US equities were a bit weaker on Monday, with S&P down 0.3% amid light northern summer volumes and  US10yr yields down 8bps to 2.57%. But oil was a significant casualty overnight and closed down nearly  4 % after European governments delayed plans to restrict insurance provision to tankers carrying Russian crude.

It looks like the downturn in equities may be related to US House of Representatives Nancy Pelosi, with media reports saying that she is, after all, expected to visit Taiwan. After grinding higher through much of the London session, US socks have erased all the gains and some throughout the North American trading day. So with headline risk out of China and Ukraine. Right now, the US Bond market could be seen as a safe harbour.

Indeed, price action slumped across macro assets due to concerns about the potential US-China escalation, and risk could deteriorate quickly.

Risk is mounting. The Biden administration is trying to downplay the tension between US and China. But as Pelosi is almost sure to visit Taiwan on Tuesday, now it is on China’s hands to see if the situation escalates. According to local media, one possible response is that China will send fighter jets to fly over the island in the next 48 hours.

China’s onshore investors are not overly concerned and do not think there will be a war but believe it will be more war games “action.” It could be little more than a tempest in a teapot still; international, and Taiwan investors are pretty concerned.


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ISM manufacturing was better than feared and helped the tape to recover from overnight Pelosi jitters. UST yields continue to move lower on the long end with the curve, unfortunately, flattening further as a result. The peak Fed hawkishness narrative continues to gain traction, with fed funds futures still implying a Fed pivot in March 2023, but at a lower rate than prior, with peak fed funds at around 3.30%

Whether the Fed Chair intended it or not, his comments last week, framed dovish by a weak US GDP, seem to have been interpreted as signalling a ‘pivot’ of sorts on the time and pace to the top of the rate hike cycle.

It is clear that many of my colleagues out there don’t believe in the recent rally – but are still asking when and what to buy. And with “Fed pivot” overrunning the markets lexicon, I’m sure folks have been forced to chase. The key for most remains the Fed.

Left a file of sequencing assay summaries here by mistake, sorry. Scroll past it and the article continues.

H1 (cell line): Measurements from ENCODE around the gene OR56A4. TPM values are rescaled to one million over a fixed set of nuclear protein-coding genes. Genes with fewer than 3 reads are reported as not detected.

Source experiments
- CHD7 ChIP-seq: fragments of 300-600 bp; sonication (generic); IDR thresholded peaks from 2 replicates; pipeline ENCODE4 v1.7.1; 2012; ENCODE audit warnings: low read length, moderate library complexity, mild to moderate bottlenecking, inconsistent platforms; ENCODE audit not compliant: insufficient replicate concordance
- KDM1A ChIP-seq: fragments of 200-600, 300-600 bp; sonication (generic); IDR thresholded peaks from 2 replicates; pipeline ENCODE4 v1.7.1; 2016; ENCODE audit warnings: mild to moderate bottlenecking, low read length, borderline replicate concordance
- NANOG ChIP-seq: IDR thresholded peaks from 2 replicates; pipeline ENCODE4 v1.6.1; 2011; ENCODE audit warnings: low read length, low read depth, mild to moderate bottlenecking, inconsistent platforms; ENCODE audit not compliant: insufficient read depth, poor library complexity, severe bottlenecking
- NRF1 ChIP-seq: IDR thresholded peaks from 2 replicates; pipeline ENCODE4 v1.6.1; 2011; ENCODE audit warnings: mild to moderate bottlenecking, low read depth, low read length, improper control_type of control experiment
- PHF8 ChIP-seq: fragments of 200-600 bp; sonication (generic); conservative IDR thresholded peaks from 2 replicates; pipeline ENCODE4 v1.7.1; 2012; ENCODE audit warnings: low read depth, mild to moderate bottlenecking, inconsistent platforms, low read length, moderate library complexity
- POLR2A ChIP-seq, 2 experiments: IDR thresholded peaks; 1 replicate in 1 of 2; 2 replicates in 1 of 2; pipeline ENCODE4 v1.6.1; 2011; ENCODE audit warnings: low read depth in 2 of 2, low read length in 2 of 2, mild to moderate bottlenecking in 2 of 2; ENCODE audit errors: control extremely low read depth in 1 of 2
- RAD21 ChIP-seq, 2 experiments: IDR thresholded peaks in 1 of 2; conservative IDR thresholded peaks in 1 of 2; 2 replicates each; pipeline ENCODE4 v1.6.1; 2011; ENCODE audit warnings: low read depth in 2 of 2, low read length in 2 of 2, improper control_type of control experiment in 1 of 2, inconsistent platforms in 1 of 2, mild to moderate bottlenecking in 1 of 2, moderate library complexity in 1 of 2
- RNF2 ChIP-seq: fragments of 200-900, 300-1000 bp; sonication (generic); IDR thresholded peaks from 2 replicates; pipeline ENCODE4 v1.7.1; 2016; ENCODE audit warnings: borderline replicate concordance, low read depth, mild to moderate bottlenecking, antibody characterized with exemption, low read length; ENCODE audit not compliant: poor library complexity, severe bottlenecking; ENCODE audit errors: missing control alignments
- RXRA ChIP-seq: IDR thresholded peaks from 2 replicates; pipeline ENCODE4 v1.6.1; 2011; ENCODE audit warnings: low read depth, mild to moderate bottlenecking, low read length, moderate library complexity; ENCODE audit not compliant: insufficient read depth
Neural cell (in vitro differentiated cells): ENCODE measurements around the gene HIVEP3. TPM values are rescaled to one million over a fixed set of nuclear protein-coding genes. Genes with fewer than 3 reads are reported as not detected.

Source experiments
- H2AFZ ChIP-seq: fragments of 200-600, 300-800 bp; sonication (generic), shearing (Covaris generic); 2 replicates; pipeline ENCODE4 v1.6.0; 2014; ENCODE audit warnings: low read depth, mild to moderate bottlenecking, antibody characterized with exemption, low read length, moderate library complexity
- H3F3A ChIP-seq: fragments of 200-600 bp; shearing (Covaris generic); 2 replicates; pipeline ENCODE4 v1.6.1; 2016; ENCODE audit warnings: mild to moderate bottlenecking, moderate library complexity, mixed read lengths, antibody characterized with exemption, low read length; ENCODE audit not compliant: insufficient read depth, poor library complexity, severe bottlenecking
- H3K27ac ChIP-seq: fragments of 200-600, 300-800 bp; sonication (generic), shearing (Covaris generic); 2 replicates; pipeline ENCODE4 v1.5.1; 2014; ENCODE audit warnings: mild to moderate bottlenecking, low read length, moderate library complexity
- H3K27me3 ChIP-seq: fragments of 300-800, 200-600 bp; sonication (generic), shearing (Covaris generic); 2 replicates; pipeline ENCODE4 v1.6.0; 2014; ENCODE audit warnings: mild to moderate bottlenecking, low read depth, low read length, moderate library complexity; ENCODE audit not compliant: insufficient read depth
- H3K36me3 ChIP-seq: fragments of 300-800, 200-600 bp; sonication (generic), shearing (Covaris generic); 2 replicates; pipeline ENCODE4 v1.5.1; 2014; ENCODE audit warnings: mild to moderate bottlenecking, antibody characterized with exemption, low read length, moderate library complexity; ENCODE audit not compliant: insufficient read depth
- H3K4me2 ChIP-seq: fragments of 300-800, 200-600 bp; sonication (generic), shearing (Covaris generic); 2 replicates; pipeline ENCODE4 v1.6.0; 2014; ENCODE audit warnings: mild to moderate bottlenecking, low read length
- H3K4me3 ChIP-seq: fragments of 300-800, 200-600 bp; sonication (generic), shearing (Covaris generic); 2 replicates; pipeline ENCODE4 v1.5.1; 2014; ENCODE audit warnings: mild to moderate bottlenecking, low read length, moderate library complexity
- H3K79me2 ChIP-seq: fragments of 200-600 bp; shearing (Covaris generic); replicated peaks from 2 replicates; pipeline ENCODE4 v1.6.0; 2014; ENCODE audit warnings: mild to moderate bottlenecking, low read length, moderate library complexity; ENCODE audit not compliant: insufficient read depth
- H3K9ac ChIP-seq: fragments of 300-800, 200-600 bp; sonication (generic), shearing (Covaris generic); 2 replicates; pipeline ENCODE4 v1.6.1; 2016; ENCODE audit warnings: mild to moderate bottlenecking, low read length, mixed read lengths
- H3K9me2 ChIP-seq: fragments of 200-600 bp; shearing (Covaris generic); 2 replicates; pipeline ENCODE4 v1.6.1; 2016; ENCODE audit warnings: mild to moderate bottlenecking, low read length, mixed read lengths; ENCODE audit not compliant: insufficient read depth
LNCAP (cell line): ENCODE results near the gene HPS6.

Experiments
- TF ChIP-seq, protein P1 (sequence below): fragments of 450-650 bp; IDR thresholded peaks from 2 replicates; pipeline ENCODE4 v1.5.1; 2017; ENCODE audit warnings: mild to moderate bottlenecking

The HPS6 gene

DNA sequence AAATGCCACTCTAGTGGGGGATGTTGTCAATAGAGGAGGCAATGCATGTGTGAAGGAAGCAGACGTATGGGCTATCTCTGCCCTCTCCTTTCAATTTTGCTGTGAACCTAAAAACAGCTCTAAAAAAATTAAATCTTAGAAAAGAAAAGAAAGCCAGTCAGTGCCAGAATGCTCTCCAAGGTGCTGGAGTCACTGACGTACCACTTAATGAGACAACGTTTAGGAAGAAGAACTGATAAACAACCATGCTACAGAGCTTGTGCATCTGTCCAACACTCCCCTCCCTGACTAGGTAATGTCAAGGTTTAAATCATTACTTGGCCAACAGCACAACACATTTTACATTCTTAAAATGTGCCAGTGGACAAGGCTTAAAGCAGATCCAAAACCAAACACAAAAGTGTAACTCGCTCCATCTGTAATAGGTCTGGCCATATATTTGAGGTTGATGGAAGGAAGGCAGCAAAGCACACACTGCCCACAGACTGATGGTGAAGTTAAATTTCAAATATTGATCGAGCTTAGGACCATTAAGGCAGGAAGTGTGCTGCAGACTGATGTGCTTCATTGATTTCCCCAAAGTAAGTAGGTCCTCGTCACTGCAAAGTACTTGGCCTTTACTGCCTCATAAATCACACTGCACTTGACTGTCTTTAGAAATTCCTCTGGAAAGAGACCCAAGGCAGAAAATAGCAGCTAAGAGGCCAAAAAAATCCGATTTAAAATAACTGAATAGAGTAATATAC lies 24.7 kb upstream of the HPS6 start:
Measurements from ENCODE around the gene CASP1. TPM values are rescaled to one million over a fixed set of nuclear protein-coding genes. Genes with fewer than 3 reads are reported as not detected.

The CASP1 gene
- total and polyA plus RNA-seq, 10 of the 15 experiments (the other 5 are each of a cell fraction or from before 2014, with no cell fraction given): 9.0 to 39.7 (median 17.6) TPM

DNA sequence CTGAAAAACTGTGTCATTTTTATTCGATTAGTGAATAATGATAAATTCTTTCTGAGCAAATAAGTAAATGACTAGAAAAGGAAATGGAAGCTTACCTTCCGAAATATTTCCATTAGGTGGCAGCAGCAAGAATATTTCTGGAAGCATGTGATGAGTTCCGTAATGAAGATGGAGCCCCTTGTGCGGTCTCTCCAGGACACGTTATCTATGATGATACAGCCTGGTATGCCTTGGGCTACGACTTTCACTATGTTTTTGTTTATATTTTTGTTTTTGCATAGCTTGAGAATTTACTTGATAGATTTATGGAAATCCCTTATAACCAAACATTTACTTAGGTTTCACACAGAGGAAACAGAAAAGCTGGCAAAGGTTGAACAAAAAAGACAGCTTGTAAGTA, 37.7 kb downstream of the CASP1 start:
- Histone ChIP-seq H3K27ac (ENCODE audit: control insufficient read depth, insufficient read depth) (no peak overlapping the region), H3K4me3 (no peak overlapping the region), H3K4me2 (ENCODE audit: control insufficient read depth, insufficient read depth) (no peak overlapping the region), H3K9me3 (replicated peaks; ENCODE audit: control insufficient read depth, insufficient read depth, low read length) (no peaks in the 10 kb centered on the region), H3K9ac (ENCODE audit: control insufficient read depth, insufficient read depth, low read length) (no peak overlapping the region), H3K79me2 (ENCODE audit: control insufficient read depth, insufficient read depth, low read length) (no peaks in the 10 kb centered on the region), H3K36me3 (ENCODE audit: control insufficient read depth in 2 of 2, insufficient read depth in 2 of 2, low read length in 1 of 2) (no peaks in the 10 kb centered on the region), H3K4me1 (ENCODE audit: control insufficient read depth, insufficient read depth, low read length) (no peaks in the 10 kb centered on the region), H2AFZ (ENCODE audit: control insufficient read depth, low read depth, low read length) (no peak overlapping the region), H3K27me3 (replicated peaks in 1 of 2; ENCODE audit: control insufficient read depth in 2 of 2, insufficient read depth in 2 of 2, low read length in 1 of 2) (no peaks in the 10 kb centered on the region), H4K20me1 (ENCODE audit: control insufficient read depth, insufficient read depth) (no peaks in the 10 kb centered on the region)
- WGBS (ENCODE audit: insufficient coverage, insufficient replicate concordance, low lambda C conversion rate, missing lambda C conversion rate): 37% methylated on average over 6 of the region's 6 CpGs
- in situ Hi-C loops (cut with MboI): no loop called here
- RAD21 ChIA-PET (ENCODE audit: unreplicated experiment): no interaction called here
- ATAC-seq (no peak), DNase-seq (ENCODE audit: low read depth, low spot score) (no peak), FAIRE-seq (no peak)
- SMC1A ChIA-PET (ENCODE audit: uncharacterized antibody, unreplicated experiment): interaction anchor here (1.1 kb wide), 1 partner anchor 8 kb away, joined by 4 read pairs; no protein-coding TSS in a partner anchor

I’ve been trading this instrument for decades and have never seen sentiment towards the S&P 500 1,000-point spread wide. Ask macro traders what they are positioned for, and the answer comes back as 3,500. Ask what they expect is possible, and it’s 4,500.

So with everybody being a momentum player these days, the question is: how long can this rally last, driven chiefly by positioning and systematic buying?


Oil traded over 4% not just because of the Taiwan worries but also on the back of ongoing China economic woes.

China is always a big worry, but it has a solid energy security program and continues to buy crude through thick or thin. Although China is not consuming as much as it was, month-over-month demand is improving.

Libyan production has reportedly recovered to 1.2mb/d from ~860kb/d last week, following the lifting last month of force majeure resulting from protests and militia activity that led to the closure of several major fields and export facilities. And while few are willing to price in stable Lybian output at the current level, the rebound in production weighs slightly on the oil price.

Also negative for oil in the near term is news that European governments are delaying plans to restrict insurance provision to tankers carrying Russian crude. Insurance restrictions would likely have limited Russia’s ability to redirect flows away from Europe toward Asian buyers (notably China and India), who have significantly increased purchases from Russia this year. So the physical brokers are then forced to find a home for more Middle East crude than they had expected.

Originally published by Stephen Innes, Managing Partner, SPI ASSET MANAGEMENT